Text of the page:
These four offices served the kingdom of Frankland well in its early days, but a thousand years after their forging, the country is strangling in their iron grip. The country’s needs had changed, but the offices couldn’t adapt. In their haste to build the offices, their creators never considered that repairs might be needed.

The first four books cover the assembling of a small group of Frankland’s most powerful witches and wizards, dedicated to rebuilding the four offices, and the challenges they face along the way in rebuilding one of the offices. Those challenges include a civil war over the nature of the changes that come with the reforging of that office.



Barbara describes the series as “High fantasy novels for readers from teens to adults”, and that’s true, but what I particularly liked about the series is how grounded the stories are in realism, Yes, there are spells; yes, there are arcane rituals; but no matter how strong they are in magic, the central characters – and the minor characters – feel like real people, with real people’s strengths and weaknesses, frustrations and unexpected moments of grace.

This isn’t “realism” George R R Martin style, in which Everything Is As Grimdark As Possible All The Time. The challenges facing the people of Frankland are severe, and not all of them rise to the occasion, but enough of them have enough of a sense of collective purpose to work through – or at least park – their differences and work together for the common good, despite the risks. The female leads in the series are as realistic as the male characters, brave, scared, exhausted, resolute.

Good characters, a gripping plot, good storytelling, and a gripping conclusion. The Forge – and the whole Reforging series – is well worth your time.

Three New Poetry Books: Shelter, Up Flynn Road…, and Kissing a Ghost

One of my writing ambitions for 2022 is to get cracking on a new collection of poetry – my last few years have been very much about climate activism and, when I’ve been writing, climate fiction. Poetry is my first love as a writer and one I’m always keen to return to.

As a herald of what I hope will be more focus on reading and writing poetry in 2022,* here’s a review of a new poetry collection by Kirsten Le Harivel plus news of an anthology I contributed to and one I’ve edited.

*There is that idea for a sequel to Where We Land, though…

Review: Shelter, by Kirsten Le Harivel

Shelter is a collection of precisely observed poems that traverse cities, countries and places important to the poet: Glasgow, Ahmedabad, Kāpiti, and many others: a Tuapeka sheep truck, the Isle of Bute, Hiroshima, the corner of Cuba and Manners.

Kirsten Le Harivel has a sharp eye for people, places and the ways they interact, piling up words into pictures – that’s especially the case for the many fine prose poems in Shelter. There are many memorable lines here, and for much of the collection, the effect of the poems is cumulative rather than immediate. Helen Lehndorf says in her endorsement of the collection, “Le Harivel writes elegant, restrained poems which will soothe you, move you and ultimately, shelter you.”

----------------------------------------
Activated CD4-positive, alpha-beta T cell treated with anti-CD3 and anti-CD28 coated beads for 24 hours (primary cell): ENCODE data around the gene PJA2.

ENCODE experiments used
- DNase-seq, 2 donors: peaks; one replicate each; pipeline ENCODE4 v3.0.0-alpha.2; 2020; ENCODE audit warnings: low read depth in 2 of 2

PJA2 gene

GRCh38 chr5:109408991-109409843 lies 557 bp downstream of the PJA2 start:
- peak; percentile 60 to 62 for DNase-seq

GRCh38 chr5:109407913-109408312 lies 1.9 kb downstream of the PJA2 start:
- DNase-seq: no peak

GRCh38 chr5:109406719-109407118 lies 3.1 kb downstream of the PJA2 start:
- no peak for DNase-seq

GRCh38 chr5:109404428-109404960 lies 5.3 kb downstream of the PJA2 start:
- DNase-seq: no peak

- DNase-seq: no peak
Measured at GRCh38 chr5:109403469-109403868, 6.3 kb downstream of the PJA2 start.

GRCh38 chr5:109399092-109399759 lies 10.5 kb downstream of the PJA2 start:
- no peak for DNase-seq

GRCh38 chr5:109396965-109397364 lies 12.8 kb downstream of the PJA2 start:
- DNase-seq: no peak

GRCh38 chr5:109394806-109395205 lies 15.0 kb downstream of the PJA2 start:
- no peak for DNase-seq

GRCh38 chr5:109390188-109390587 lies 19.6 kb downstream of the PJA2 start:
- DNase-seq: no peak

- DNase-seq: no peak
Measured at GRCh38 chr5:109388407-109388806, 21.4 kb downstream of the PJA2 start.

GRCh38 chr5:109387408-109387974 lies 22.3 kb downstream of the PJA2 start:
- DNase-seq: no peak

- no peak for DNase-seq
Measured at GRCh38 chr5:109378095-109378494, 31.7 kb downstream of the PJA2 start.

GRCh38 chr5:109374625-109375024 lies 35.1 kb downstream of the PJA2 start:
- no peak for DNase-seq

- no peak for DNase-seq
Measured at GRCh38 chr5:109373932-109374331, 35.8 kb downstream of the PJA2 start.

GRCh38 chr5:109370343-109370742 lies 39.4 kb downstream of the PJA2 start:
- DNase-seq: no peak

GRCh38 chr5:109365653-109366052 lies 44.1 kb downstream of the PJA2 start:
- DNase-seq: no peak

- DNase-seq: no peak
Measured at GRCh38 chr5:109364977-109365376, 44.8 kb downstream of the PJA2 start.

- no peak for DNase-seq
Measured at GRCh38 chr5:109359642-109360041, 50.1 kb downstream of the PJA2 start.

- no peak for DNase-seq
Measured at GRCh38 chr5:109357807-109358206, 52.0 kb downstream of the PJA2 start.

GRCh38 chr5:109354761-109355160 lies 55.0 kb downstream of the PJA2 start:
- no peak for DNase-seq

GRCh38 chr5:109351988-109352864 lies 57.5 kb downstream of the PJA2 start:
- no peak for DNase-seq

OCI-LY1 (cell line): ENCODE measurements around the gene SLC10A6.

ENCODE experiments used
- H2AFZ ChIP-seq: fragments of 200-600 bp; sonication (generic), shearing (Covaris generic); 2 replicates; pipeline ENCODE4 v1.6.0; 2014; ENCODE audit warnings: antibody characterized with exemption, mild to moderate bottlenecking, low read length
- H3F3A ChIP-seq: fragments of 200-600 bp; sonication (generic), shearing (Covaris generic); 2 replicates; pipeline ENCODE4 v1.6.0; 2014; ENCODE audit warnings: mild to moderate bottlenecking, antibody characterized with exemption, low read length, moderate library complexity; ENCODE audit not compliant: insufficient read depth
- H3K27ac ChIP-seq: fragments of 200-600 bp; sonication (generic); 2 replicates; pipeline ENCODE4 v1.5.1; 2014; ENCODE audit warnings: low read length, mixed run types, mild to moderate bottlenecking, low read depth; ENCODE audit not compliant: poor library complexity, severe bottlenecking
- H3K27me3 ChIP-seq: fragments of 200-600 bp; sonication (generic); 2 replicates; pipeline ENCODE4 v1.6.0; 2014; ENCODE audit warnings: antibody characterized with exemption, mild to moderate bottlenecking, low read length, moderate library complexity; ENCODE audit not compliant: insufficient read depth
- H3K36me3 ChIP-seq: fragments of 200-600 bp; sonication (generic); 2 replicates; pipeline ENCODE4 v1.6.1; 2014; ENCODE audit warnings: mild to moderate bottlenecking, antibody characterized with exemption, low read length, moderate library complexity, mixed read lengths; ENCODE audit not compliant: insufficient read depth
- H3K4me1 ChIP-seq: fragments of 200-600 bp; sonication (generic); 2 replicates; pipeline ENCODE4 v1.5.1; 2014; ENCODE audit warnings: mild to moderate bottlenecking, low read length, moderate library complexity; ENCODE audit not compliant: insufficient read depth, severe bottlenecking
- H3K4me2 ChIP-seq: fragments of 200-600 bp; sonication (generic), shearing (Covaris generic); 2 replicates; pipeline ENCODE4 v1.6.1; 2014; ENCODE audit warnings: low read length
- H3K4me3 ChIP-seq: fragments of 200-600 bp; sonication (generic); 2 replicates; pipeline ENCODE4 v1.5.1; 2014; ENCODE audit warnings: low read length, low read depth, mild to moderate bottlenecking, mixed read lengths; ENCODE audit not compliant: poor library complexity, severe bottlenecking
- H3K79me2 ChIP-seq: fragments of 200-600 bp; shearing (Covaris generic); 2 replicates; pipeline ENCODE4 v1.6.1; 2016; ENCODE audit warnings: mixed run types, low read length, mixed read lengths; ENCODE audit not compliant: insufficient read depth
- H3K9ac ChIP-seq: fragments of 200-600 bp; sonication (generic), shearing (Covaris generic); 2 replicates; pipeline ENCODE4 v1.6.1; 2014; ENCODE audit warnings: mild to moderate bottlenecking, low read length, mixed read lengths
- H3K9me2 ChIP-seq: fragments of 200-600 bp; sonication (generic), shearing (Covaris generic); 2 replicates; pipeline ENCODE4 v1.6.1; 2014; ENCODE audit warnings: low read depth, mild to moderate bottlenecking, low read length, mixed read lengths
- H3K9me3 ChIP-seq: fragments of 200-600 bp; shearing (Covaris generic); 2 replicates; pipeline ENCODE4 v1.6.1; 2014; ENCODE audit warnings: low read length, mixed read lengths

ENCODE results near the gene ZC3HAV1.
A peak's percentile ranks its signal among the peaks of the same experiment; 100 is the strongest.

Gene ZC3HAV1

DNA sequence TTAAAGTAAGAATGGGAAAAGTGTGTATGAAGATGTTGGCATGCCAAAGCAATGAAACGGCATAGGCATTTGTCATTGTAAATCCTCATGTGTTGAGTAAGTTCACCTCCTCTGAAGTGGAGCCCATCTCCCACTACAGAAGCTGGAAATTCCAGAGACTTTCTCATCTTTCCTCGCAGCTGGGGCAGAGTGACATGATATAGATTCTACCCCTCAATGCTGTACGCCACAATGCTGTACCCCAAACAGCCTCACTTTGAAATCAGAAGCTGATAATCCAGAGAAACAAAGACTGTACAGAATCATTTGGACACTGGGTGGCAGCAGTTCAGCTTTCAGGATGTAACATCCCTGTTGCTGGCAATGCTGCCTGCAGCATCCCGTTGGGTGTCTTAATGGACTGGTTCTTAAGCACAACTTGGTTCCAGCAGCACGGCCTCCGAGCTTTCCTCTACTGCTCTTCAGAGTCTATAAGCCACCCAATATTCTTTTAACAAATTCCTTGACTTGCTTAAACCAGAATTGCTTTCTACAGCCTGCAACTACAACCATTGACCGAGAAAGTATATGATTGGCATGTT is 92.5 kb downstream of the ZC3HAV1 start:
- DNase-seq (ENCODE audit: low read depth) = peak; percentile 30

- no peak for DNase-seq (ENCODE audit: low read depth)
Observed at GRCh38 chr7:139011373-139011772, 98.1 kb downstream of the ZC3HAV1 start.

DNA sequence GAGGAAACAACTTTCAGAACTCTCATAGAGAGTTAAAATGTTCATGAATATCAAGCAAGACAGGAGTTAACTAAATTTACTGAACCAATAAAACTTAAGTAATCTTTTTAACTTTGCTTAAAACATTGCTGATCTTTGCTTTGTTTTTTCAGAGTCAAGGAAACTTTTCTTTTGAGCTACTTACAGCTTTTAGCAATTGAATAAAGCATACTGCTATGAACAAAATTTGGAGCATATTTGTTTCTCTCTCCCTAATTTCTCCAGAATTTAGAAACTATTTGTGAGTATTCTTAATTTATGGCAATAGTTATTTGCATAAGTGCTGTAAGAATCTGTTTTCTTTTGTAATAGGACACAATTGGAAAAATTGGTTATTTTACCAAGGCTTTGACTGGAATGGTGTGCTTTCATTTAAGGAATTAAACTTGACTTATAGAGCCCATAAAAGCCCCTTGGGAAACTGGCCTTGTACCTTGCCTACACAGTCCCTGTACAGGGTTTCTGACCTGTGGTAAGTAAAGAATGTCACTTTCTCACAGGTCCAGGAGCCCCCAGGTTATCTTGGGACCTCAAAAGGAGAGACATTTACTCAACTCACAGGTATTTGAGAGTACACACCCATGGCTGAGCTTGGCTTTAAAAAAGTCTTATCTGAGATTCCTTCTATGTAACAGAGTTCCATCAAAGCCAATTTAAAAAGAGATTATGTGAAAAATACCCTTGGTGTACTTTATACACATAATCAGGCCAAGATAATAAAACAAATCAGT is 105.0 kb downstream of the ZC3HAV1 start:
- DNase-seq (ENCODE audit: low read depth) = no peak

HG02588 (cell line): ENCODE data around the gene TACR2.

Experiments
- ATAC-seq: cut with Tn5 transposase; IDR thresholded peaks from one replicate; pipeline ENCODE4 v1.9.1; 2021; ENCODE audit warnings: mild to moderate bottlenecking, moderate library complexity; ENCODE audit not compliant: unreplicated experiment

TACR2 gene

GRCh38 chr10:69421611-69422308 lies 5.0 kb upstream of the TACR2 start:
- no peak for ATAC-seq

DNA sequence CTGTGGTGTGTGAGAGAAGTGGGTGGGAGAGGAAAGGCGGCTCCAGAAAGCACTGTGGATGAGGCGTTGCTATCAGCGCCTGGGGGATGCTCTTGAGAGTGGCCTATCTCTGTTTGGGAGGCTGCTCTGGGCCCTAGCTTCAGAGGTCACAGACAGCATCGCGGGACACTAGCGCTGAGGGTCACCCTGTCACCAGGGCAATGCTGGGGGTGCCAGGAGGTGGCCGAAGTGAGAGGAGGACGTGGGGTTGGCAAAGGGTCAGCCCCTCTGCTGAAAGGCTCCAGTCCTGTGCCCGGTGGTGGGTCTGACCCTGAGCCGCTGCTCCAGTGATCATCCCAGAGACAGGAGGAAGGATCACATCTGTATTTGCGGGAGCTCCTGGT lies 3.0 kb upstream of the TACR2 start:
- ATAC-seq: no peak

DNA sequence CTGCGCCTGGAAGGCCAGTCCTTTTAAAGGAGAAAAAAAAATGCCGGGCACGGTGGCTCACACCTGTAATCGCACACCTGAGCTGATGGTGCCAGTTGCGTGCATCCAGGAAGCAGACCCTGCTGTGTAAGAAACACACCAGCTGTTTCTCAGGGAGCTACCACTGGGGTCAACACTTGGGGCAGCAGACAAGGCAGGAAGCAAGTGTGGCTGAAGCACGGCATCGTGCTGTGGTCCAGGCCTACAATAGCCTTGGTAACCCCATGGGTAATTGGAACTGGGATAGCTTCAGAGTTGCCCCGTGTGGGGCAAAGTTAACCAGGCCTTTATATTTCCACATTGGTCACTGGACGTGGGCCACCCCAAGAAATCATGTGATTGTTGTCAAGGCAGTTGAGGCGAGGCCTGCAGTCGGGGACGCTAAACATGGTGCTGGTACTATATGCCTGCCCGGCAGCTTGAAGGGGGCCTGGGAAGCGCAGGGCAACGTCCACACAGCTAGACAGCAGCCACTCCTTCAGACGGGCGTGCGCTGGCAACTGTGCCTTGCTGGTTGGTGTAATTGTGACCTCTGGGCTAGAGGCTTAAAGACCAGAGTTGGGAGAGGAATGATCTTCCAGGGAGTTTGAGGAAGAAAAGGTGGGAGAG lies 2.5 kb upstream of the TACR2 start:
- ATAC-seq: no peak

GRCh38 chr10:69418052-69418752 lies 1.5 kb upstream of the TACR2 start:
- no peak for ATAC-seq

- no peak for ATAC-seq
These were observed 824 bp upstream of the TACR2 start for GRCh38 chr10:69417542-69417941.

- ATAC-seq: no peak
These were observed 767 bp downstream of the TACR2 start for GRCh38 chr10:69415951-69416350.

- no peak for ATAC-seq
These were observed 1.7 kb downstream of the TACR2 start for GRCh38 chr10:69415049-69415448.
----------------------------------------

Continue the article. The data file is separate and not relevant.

Cover of poetry collection Shelter

It was the less restrained poems in Shelter, those with a clearer path through the elegant surface to the thoughts and feelings within, that appealed to me most. In her endorsement, Lynn Jenner comments that “Shelter contains the best poem about sex that I have ever read,” and it was the poems about sex and love that really stood out for me: funny, passionate, pissed off, or all three. I won’t quote “Bedroom”, but you’ll remember it once you’ve read it!

I will quote “Pillow talk” (p. 62):

“If you were here
the motes would float out
the upper window,
the breeze would linger,
there would be no interruptions.
I would ride your bed

and the smell of us would mingle…”

A beautiful poem about love, sex and recollection – but even better is “Writing conversations”, a love poem brought to you by the letter F where desire and The Oxford English Dictionary lose out to the Olympics: love as a sprint, not a marathon.

Shelter is powerful, controlled, and often smooth – yet it’s the sharper edges I’ll remember most.

New Anthology: Up Flynn Road, across Cook Strait, through the Magellanic Crowd

My poem “Interrupted Journey” is included in this new anthology of travel poems, edited by Norman P. Franke and published by Orplid Press. It’s a lovely production and there are some excellent poems here – find out more and buy your copy from Poppies Bookshop, Hamilton.

Cover of poetry anthology Up Flynn Road...

New Anthology: Kissing a Ghost

With Anne Harré, who did the design and production work, I edited this year’s New Zealand Poetry Society anthology Kissing a Ghost, which contains all the winning, placed, highly commended and commended entries from the NZPS International Poetry Competition 2021 plus additional poems I chose from among all the entries. Check out the lovely cover Anne designed!


Cover of poetry anthology Kissing a Ghost

This anthology contains a lot of fine contemporary poetry and haiku from Aotearoa and abroad. If you’d like to buy a copy, here’s how:

For New Zealand Orders:
https://buy.stripe.com/5kA7sP65zatkfoA5km

For Australian Orders: https://buy.stripe.com/cN23cz3Xr1WO90c3cf

For Rest of the World Orders:
https://buy.stripe.com/cN2eVh1PjdFwa4g9AE